India-Pakistan War of 1971 – 90,000 Pakistan Soldiers Surrender in Dhaka


India-Pakistan War of 1971: The third war between India and Pakistan started in November 1971. The reasons for the third India – Pakistan war was different from the previous conflicts. Pakistani failed to bring autonomy in East Pakistan in 1970. In March 1971, Pakistan’s armed forces started a violent movement to overpower the resistance movement in East Pakistan but they were faced with the unexpected situation of the encounter between Police and East Pakistani soldiers.

Thousands of East Pakistanis died in the encounter. Almost 10 million refugees escaped to a sanctuary in West Bengal, India. The India government, in order to answer the solution to East Pakistan situation and to provide shelter to the refugees, made an announcement for the establishment of the independent nation of Bangladesh.

Disapproving of India’s initiative in the eastern sector, on December 3, 1971, Pakistan threw an air attack in the western sector on a number of Indian airfields, including Ambala, Amritsar, and Udhampur in Jammu and Kashmir. The attacks did not achieve the desired intention of Pakistan and failed in causing the considerable amount of damage to India. The Indian air force reacted the next day and quickly planned air strike on Pakistan. Karachi port was attacked by India in the beginning of December in which Pakistani destroyer PNS Khyber and minesweeper PNS Muhafiz were destroyed and PNS Shah Jahan was badly damaged. Sri Lanka helped Pakistan in the 1971 war by permitting its aircraft to refuel at Colombo airport.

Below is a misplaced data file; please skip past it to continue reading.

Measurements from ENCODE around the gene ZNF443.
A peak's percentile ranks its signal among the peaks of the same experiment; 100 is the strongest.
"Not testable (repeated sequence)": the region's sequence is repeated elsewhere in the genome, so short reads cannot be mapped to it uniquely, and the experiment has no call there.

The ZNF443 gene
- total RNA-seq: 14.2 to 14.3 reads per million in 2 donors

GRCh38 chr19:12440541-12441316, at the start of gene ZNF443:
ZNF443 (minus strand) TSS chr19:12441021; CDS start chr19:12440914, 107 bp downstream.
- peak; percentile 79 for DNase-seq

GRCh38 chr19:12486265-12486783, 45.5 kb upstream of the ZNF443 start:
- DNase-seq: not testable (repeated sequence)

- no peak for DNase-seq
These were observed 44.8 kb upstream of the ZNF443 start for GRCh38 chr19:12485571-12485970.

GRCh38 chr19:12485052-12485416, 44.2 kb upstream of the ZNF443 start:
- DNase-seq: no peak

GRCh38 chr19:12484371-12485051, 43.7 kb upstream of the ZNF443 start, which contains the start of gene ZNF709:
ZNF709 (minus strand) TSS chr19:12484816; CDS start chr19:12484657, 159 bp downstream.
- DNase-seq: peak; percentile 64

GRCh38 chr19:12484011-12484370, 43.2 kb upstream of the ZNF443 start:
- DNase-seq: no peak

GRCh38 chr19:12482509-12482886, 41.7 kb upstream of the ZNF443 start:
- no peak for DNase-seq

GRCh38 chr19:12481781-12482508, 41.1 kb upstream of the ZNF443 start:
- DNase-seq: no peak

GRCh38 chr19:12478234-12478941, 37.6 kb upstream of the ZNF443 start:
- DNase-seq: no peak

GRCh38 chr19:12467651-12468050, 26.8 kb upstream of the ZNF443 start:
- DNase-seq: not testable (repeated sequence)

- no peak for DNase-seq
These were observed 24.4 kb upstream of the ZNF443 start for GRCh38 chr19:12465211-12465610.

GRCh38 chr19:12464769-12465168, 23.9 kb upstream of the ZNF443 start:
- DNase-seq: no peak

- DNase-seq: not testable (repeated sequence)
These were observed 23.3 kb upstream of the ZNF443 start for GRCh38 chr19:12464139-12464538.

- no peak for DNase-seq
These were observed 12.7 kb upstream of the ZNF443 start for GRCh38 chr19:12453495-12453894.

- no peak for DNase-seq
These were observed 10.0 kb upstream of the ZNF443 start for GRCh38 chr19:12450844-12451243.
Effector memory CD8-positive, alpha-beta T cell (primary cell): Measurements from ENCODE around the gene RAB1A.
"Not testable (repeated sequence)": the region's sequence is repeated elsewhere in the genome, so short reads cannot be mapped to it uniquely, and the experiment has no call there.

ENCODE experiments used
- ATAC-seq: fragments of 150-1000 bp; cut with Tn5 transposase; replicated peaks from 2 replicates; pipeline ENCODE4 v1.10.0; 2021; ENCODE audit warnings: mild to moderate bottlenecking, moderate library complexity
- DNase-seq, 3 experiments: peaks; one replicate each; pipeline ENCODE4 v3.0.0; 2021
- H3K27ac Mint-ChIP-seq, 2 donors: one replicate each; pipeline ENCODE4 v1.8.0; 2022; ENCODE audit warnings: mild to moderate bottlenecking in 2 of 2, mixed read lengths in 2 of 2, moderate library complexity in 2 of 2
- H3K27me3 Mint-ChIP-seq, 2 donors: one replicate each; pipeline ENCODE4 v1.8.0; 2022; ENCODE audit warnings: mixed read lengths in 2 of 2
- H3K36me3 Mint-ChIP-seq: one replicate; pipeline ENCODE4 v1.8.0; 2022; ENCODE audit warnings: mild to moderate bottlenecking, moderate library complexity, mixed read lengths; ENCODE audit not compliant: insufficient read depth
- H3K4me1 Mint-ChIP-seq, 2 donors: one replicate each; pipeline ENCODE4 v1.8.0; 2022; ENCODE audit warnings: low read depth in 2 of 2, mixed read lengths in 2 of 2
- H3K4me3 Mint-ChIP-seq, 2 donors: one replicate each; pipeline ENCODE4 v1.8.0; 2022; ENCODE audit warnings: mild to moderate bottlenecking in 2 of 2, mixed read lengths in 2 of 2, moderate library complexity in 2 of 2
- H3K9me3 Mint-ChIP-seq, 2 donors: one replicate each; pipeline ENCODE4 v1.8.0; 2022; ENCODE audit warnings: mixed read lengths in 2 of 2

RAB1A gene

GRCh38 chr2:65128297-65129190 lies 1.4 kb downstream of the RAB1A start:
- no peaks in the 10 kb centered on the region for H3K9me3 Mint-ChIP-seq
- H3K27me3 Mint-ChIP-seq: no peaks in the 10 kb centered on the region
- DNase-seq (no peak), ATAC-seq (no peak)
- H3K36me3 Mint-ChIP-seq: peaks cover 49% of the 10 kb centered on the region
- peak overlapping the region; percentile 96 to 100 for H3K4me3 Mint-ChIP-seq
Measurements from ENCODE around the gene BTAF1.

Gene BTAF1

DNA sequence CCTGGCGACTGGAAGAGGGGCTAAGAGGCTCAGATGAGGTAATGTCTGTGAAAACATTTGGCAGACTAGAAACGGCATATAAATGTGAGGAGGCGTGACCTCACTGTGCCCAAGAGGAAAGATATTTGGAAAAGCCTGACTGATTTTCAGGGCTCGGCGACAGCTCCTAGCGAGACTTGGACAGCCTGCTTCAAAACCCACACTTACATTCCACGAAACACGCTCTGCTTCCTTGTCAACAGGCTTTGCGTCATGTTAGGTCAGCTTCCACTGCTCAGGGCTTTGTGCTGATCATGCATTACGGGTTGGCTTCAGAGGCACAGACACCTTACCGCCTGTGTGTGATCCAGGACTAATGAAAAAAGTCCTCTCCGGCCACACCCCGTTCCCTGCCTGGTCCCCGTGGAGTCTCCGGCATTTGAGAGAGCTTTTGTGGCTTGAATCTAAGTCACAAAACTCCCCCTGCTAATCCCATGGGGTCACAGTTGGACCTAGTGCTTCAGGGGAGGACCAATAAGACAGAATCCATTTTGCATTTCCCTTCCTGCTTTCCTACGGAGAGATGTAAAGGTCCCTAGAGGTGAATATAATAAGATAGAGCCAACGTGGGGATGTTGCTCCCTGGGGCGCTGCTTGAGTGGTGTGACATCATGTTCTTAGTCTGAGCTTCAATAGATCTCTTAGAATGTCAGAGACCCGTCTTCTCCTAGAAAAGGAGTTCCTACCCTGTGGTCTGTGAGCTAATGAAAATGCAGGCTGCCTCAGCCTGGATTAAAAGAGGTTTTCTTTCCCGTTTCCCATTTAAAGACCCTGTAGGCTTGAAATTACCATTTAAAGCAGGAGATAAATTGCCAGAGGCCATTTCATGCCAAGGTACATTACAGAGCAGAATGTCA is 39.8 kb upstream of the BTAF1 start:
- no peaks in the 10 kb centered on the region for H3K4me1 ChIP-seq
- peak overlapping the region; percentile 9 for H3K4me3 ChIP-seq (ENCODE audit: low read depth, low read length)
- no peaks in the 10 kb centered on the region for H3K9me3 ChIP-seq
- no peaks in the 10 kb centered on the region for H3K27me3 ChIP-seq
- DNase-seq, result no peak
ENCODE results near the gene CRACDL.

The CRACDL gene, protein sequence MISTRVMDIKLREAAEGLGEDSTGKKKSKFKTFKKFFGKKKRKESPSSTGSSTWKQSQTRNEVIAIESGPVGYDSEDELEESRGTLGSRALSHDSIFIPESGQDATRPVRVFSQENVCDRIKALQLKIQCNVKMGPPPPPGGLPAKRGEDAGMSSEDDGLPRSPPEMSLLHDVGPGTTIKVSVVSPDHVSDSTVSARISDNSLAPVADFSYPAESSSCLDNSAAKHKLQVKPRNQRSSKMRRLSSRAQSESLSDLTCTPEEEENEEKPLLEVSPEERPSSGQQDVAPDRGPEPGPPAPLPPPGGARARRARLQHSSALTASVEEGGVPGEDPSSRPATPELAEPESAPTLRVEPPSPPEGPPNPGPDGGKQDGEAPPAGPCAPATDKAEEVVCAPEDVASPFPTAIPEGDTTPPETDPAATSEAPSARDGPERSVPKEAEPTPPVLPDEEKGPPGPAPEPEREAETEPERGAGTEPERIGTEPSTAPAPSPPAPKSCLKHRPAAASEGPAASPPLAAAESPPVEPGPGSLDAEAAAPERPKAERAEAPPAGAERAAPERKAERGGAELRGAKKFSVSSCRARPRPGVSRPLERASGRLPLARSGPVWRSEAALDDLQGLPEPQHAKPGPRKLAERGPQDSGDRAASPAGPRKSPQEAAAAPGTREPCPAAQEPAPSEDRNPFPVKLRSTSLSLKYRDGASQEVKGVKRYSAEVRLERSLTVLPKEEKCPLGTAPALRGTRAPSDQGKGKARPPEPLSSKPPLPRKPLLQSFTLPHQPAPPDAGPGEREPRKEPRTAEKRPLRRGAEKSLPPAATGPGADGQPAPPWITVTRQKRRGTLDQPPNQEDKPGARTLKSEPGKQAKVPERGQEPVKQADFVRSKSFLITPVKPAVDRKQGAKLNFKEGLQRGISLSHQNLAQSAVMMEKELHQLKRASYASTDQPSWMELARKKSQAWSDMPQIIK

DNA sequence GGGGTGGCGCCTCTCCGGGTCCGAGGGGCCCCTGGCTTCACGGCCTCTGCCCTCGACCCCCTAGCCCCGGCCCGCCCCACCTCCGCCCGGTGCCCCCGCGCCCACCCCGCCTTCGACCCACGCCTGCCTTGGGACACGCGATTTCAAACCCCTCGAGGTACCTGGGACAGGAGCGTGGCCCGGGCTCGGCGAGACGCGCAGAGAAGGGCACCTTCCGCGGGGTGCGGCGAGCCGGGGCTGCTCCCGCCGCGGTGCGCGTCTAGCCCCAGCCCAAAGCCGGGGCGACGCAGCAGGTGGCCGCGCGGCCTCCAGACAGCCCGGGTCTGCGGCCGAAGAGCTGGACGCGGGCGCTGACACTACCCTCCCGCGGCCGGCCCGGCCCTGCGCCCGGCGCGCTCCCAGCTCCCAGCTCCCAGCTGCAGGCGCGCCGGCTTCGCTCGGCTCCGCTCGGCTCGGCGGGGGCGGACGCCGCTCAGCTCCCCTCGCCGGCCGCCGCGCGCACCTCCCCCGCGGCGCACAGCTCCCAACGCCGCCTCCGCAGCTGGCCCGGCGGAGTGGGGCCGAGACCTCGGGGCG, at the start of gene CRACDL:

Even the United States supported Pakistan in 1971 war. The US planned to send an aircraft to the Bay of Bengal in order to threaten India. The Soviet Union supported Bangladesh and helped India Army. China requested for a ceasefire because of the dominant position at the Sino-Indian border. According to the sources, Pakistan lost one-third of its force in the 1971 war. The Instrument of Surrender was signed by Lieutenant-General A.A.K. Niazi of the Pakistan Army.

He surrendered to Indian Lieutenant General Jagjit Singh Aurora, Joint Commander of the Bangladesh-India Allied Forces. The Instrument of Surrender was signed at Ramna Race Course in Dhaka in December 1971. Approximately 90,000 prisoners of war, including Pakistani soldiers and their East Pakistani civilian supporters, were taken by India.